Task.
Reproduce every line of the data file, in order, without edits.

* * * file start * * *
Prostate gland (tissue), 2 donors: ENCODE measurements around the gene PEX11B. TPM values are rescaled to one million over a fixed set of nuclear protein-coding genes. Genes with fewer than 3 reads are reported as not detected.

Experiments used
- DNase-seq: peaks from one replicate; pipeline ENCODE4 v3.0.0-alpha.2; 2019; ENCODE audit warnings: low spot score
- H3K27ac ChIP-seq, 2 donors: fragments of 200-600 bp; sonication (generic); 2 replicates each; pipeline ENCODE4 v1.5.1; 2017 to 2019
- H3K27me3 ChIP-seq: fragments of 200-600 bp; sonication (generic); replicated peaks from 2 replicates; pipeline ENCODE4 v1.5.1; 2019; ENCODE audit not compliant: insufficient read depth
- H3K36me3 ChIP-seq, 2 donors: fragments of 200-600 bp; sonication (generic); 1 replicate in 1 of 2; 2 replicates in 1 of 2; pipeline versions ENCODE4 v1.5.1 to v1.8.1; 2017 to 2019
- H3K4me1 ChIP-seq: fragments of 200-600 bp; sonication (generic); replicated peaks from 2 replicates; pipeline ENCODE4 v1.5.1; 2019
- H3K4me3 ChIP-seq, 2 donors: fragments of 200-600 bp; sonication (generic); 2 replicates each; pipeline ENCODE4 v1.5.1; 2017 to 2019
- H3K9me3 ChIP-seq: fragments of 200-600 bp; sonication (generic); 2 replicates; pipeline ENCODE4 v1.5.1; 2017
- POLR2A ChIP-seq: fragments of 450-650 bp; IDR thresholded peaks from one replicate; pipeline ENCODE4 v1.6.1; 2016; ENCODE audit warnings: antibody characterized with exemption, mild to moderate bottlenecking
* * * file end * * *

Prostate gland (tissue), 2 donors: ENCODE measurements around the gene PEX11B. TPM values are rescaled to one million over a fixed set of nuclear protein-coding genes. Genes with fewer than 3 reads are reported as not detected.

Experiments used
- DNase-seq: peaks from one replicate; pipeline ENCODE4 v3.0.0-alpha.2; 2019; ENCODE audit warnings: low spot score
- H3K27ac ChIP-seq, 2 donors: fragments of 200-600 bp; sonication (generic); 2 replicates each; pipeline ENCODE4 v1.5.1; 2017 to 2019
- H3K27me3 ChIP-seq: fragments of 200-600 bp; sonication (generic); replicated peaks from 2 replicates; pipeline ENCODE4 v1.5.1; 2019; ENCODE audit not compliant: insufficient read depth
- H3K36me3 ChIP-seq, 2 donors: fragments of 200-600 bp; sonication (generic); 1 replicate in 1 of 2; 2 replicates in 1 of 2; pipeline versions ENCODE4 v1.5.1 to v1.8.1; 2017 to 2019
- H3K4me1 ChIP-seq: fragments of 200-600 bp; sonication (generic); replicated peaks from 2 replicates; pipeline ENCODE4 v1.5.1; 2019
- H3K4me3 ChIP-seq, 2 donors: fragments of 200-600 bp; sonication (generic); 2 replicates each; pipeline ENCODE4 v1.5.1; 2017 to 2019
- H3K9me3 ChIP-seq: fragments of 200-600 bp; sonication (generic); 2 replicates; pipeline ENCODE4 v1.5.1; 2017
- POLR2A ChIP-seq: fragments of 450-650 bp; IDR thresholded peaks from one replicate; pipeline ENCODE4 v1.6.1; 2016; ENCODE audit warnings: antibody characterized with exemption, mild to moderate bottlenecking